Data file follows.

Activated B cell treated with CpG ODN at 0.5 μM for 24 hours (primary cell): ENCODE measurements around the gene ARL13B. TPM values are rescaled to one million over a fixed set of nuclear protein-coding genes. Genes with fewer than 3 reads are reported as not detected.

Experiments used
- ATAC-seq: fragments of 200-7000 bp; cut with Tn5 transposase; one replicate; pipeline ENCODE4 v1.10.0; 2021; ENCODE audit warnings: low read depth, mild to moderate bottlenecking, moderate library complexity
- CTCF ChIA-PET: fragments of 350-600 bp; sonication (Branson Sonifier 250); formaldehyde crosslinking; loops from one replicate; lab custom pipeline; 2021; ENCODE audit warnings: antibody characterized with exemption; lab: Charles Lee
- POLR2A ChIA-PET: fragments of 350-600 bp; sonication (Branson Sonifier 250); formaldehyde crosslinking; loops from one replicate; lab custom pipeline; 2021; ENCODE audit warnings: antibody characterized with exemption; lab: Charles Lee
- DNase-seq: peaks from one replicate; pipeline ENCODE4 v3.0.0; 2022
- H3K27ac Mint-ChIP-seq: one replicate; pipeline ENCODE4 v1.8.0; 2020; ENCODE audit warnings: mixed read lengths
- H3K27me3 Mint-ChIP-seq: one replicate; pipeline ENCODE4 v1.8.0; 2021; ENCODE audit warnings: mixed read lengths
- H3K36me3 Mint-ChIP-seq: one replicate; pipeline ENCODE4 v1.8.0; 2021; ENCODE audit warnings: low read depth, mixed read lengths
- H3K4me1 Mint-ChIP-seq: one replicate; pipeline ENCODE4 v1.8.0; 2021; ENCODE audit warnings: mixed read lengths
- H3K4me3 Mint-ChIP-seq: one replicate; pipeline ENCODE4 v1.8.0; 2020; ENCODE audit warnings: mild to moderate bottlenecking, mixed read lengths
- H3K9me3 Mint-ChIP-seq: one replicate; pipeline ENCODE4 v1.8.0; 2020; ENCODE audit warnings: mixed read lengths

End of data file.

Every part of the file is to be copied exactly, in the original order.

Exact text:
Activated B cell treated with CpG ODN at 0.5 μM for 24 hours (primary cell): ENCODE measurements around the gene ARL13B. TPM values are rescaled to one million over a fixed set of nuclear protein-coding genes. Genes with fewer than 3 reads are reported as not detected.

Experiments used
- ATAC-seq: fragments of 200-7000 bp; cut with Tn5 transposase; one replicate; pipeline ENCODE4 v1.10.0; 2021; ENCODE audit warnings: low read depth, mild to moderate bottlenecking, moderate library complexity
- CTCF ChIA-PET: fragments of 350-600 bp; sonication (Branson Sonifier 250); formaldehyde crosslinking; loops from one replicate; lab custom pipeline; 2021; ENCODE audit warnings: antibody characterized with exemption; lab: Charles Lee
- POLR2A ChIA-PET: fragments of 350-600 bp; sonication (Branson Sonifier 250); formaldehyde crosslinking; loops from one replicate; lab custom pipeline; 2021; ENCODE audit warnings: antibody characterized with exemption; lab: Charles Lee
- DNase-seq: peaks from one replicate; pipeline ENCODE4 v3.0.0; 2022
- H3K27ac Mint-ChIP-seq: one replicate; pipeline ENCODE4 v1.8.0; 2020; ENCODE audit warnings: mixed read lengths
- H3K27me3 Mint-ChIP-seq: one replicate; pipeline ENCODE4 v1.8.0; 2021; ENCODE audit warnings: mixed read lengths
- H3K36me3 Mint-ChIP-seq: one replicate; pipeline ENCODE4 v1.8.0; 2021; ENCODE audit warnings: low read depth, mixed read lengths
- H3K4me1 Mint-ChIP-seq: one replicate; pipeline ENCODE4 v1.8.0; 2021; ENCODE audit warnings: mixed read lengths
- H3K4me3 Mint-ChIP-seq: one replicate; pipeline ENCODE4 v1.8.0; 2020; ENCODE audit warnings: mild to moderate bottlenecking, mixed read lengths
- H3K9me3 Mint-ChIP-seq: one replicate; pipeline ENCODE4 v1.8.0; 2020; ENCODE audit warnings: mixed read lengths